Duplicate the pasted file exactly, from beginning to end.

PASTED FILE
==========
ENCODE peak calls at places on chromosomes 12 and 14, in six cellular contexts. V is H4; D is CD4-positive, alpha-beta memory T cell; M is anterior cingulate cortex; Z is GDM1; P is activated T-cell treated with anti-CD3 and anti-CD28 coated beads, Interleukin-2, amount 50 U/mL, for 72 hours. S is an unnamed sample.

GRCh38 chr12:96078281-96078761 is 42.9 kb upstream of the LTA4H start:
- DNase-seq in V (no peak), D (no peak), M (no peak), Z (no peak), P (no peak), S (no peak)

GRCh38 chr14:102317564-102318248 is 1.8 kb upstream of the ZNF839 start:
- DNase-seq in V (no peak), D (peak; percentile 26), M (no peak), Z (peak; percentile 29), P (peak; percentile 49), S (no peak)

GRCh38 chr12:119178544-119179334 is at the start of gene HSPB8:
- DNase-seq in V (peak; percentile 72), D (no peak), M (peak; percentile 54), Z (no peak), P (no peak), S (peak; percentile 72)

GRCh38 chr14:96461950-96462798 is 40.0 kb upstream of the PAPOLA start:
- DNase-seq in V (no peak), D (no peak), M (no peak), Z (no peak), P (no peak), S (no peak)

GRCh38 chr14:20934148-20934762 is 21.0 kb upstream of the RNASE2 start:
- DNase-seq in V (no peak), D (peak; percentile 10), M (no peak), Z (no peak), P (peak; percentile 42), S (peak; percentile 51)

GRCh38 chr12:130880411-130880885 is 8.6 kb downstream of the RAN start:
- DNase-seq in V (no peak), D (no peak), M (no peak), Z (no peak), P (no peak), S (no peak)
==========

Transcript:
ENCODE peak calls at places on chromosomes 12 and 14, in six cellular contexts. V is H4; D is CD4-positive, alpha-beta memory T cell; M is anterior cingulate cortex; Z is GDM1; P is activated T-cell treated with anti-CD3 and anti-CD28 coated beads, Interleukin-2, amount 50 U/mL, for 72 hours. S is an unnamed sample.

GRCh38 chr12:96078281-96078761 is 42.9 kb upstream of the LTA4H start:
- DNase-seq in V (no peak), D (no peak), M (no peak), Z (no peak), P (no peak), S (no peak)

GRCh38 chr14:102317564-102318248 is 1.8 kb upstream of the ZNF839 start:
- DNase-seq in V (no peak), D (peak; percentile 26), M (no peak), Z (peak; percentile 29), P (peak; percentile 49), S (no peak)

GRCh38 chr12:119178544-119179334 is at the start of gene HSPB8:
- DNase-seq in V (peak; percentile 72), D (no peak), M (peak; percentile 54), Z (no peak), P (no peak), S (peak; percentile 72)

GRCh38 chr14:96461950-96462798 is 40.0 kb upstream of the PAPOLA start:
- DNase-seq in V (no peak), D (no peak), M (no peak), Z (no peak), P (no peak), S (no peak)

GRCh38 chr14:20934148-20934762 is 21.0 kb upstream of the RNASE2 start:
- DNase-seq in V (no peak), D (peak; percentile 10), M (no peak), Z (no peak), P (peak; percentile 42), S (peak; percentile 51)

GRCh38 chr12:130880411-130880885 is 8.6 kb downstream of the RAN start:
- DNase-seq in V (no peak), D (no peak), M (no peak), Z (no peak), P (no peak), S (no peak)